BHFF 2019: Sea Fever (2019) Film Review
Sea Fever swallows you up in its first frame. The dark echos of the sea’s depths feel claustrophobic and unfamiliar, like an unknown lake plant grazing against your foot while you’re swimming. It’s uncomfortable. It’s frightening. You can’t see what’s down there. This unknown, the film’s stunning underwater visuals, the hums of the drowned underworld, and the creaking shell of a once lively vessel make Neasa Hardiman’s latest feature a triumph in atmospheric horror.
Siobhan (Hermione Corfield) is a marine biology student; she’s a loner and someone who feels more comfortable alone in her lab than out in the real world. So you can imagine when she gets the chance to go out at sea and study marine life in its natural habitat, she’s hesitant. And who can blame her? Being isolated with a bunch of strangers on a boat sounds like hell. Her anti-social nature surely does make it so, as none of the fishermen listen to her or trust her scientific perceptions. What’s more, she’s a redhead, and red hair is bad luck to fishermen.
There are many creatures from the deep yet undiscovered by humans who dwell in a realm of complete darkness. One such creature comes in contact with our protagonists. When the boat’s captain Gerard (Dougray Scott) accidentally sails into a restricted zone, they hit a mysterious, jelly-like, bioluminescent creature who slowly eats through the hull. It latches onto the boat, and eventually, the crew themselves. When the creature releases its squid-like tendrils from the hull, Siobhan and the rest of the crew believe all is well. But it’s a parasite, and parasites don’t just go away. They stick, get deep without your skin until you die or you explode from the inside (literally, there’s some great body horror in this). The longing for the sea that the term “Sea Fever” usually implies takes on a more literal meaning: A sickness at sea, and an agonizing one.
While what lurks under the sea may be frightening, the most frightening part of Sea Fever is the crew’s refusal to work together, and in this lies a much deeper meaning. It’s an environment absent of taking responsibility for one’s actions; an environment of the self and not of the other. The film becomes symbolic of the climate we are living in at this moment. Our planet is dying and we refuse to work together to fix it. Sea Fever presents a ship of people who are complexly crafted, from different backgrounds and ethnicities, who refuse to work together, constantly butt heads, and dismiss Siobhan. All of this leads to the film’s grisly end. The ship can’t make it intact without all hands on deck, and earth can’t survive without all of us working collaboratively.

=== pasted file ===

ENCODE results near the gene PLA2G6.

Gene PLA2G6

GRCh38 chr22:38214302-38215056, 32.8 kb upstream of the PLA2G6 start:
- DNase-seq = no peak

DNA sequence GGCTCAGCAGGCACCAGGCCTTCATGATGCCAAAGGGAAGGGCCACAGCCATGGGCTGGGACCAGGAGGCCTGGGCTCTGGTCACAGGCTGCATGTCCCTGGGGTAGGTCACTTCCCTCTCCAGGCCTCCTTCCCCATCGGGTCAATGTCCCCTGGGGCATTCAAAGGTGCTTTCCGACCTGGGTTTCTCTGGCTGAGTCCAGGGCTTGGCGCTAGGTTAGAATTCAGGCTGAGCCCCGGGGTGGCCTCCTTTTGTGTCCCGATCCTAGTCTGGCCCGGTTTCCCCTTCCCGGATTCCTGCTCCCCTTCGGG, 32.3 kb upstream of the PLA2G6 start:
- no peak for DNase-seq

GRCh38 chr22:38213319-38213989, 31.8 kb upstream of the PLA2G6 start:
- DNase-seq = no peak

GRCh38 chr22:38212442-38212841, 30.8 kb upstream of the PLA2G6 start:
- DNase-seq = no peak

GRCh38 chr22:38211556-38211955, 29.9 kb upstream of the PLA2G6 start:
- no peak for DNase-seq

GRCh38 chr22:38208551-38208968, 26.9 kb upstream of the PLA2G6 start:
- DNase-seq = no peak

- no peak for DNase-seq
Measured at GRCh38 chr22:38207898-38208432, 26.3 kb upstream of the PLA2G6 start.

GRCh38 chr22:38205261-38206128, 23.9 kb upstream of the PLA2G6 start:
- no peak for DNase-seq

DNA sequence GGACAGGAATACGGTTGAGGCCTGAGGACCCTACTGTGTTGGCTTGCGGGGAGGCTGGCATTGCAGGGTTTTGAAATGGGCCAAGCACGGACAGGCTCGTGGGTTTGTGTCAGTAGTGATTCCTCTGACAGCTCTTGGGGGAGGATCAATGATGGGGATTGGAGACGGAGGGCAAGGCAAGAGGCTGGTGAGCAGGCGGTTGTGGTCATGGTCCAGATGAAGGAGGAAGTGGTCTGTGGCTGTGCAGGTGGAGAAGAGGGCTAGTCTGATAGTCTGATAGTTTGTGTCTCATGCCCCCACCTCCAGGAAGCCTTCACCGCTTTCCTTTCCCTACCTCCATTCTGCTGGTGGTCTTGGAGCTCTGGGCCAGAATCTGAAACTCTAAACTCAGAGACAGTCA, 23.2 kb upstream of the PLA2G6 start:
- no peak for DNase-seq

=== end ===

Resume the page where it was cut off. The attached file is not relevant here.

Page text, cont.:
Sea Fever also shows the value of our ecosystem. We may not understand all the creatures that live on our planet, but they deserve to share it with us, as Siobhan demonstrates with her humility towards the creature that is now tearing their world upside down. Humans are afraid of what they don’t understand, but through Siobhan’s scientific mind and sympathetic nature, Hardiman explains that, while many are dangerous, animals live and react the way they were conditioned to. There’s no changing it, and they shouldn’t be killed for it, either.
Sea Fever is a thrilling ride that excites and frightens. You become scared of the unknown on this emotional journey with one of the year’s best ensemble casts, which also includes Connie Nielsen, Ardalan Esmaili, Olwen Fouéré, Jack Hickey, Elie Bouakaze. They feel like the best family dynamics that you see in film and TV, which makes the crumbling of it hard to watch. You can’t help but think of John Masefield’s poem of the same name when you watch Sea Fever. It’s a poem that details the longing for the waves, the smell of the salty air, and the peace when you reach it. “And all I ask is a merry yarn from a laughing fellow-rover, and quiet sleep and a sweet dream when the long trick’s over,” the poem reads. But a long day at sea isn’t met with “sweet dreams” in this film. It’s a slow burn, or more like a slow drowning, that’s bound to make you seasick.
Director: Neasa Hardiman Stars: Connie Nielsen, Hermione Corfield, Dougray Scott Runtime: 89 min Country: Ireland
The film was viewed at the Brooklyn Horror Film Festival.